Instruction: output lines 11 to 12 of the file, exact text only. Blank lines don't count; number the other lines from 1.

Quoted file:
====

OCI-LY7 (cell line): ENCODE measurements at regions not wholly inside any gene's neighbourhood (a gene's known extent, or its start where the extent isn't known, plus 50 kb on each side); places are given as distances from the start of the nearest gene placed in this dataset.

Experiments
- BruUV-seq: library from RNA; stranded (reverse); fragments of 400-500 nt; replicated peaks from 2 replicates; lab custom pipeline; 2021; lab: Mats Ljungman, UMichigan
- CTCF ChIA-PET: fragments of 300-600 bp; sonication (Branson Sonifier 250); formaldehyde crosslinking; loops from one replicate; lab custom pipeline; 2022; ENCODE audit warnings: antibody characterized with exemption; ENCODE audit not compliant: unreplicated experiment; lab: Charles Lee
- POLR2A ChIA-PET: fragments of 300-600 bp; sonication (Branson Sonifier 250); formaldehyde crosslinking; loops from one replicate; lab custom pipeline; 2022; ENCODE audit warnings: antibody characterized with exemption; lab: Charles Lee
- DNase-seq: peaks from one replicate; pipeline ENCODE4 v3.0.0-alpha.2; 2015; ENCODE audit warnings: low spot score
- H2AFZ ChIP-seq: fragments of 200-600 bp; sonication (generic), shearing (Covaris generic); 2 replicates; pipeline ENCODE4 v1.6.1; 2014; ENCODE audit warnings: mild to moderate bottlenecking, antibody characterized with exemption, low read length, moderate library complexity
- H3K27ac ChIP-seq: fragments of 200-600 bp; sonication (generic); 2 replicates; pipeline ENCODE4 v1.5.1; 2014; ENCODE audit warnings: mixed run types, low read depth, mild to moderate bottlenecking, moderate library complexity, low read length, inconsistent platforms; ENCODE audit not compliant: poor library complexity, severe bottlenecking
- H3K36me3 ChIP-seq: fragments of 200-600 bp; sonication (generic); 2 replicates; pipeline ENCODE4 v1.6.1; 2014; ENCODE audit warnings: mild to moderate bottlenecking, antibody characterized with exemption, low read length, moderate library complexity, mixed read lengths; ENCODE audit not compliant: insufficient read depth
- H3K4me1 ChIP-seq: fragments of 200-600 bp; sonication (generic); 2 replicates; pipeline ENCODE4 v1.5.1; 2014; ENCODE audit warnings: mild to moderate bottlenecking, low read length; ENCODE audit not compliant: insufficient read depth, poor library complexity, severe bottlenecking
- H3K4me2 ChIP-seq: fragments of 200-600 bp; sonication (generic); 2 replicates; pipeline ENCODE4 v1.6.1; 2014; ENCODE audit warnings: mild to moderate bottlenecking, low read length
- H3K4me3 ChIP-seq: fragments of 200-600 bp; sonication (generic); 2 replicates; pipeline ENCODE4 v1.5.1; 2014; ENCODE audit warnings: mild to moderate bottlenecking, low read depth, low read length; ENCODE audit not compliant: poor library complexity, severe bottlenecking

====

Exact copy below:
- H3K4me2 ChIP-seq: fragments of 200-600 bp; sonication (generic); 2 replicates; pipeline ENCODE4 v1.6.1; 2014; ENCODE audit warnings: mild to moderate bottlenecking, low read length
- H3K4me3 ChIP-seq: fragments of 200-600 bp; sonication (generic); 2 replicates; pipeline ENCODE4 v1.5.1; 2014; ENCODE audit warnings: mild to moderate bottlenecking, low read depth, low read length; ENCODE audit not compliant: poor library complexity, severe bottlenecking